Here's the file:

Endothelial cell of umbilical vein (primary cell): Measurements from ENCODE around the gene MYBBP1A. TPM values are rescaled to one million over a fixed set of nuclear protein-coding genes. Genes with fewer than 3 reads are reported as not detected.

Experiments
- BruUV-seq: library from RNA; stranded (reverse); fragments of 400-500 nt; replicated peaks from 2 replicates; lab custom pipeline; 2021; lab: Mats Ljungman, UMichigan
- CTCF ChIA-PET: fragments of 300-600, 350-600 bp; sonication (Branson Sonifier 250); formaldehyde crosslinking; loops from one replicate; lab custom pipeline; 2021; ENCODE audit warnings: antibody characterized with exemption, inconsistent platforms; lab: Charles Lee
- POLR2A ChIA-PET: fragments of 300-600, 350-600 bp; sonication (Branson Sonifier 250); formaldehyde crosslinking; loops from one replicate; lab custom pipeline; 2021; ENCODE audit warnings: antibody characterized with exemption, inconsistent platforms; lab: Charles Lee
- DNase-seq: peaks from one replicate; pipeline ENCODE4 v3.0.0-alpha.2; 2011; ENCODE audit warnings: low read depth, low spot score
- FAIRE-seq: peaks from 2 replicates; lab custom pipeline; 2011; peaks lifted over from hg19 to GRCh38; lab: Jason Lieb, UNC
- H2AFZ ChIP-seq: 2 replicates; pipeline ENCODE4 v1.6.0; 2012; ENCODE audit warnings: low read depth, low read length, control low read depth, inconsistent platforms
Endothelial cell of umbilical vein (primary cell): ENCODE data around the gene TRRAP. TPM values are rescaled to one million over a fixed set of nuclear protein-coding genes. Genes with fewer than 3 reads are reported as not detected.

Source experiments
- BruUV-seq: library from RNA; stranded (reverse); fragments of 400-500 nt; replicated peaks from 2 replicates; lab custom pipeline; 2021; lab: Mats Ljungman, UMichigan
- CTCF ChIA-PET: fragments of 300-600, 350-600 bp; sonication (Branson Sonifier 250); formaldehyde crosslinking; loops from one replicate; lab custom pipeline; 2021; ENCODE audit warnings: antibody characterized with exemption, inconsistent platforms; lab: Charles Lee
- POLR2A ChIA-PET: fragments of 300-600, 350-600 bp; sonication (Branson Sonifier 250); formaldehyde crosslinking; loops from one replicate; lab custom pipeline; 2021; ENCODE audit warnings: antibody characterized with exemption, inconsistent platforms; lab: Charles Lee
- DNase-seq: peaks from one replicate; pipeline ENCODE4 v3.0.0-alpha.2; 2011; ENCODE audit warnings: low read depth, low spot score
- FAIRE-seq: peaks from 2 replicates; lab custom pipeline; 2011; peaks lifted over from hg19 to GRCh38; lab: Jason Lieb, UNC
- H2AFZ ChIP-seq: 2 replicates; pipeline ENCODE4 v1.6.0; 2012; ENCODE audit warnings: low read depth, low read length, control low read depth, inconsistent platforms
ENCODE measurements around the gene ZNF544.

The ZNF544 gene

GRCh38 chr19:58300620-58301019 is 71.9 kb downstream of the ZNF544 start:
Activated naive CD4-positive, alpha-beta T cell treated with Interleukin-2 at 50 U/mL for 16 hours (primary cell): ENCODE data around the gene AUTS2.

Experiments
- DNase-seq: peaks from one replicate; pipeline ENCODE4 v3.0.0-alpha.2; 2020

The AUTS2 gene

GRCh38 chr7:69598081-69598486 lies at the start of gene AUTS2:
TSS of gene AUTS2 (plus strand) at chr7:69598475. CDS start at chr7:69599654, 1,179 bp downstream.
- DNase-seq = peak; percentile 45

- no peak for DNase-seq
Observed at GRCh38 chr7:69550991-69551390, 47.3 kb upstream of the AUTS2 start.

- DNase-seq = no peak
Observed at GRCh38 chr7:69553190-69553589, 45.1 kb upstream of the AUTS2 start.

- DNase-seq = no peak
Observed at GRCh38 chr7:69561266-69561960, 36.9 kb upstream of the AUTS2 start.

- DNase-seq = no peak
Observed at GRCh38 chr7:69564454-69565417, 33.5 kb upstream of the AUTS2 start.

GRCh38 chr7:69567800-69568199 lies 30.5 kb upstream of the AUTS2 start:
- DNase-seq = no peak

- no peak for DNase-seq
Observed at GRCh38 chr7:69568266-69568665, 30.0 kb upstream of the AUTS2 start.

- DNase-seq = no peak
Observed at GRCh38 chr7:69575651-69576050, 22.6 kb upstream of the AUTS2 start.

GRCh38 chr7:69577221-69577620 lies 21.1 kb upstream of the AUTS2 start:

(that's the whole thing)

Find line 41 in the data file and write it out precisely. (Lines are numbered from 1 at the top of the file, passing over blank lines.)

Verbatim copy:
GRCh38 chr7:69577221-69577620 lies 21.1 kb upstream of the AUTS2 start: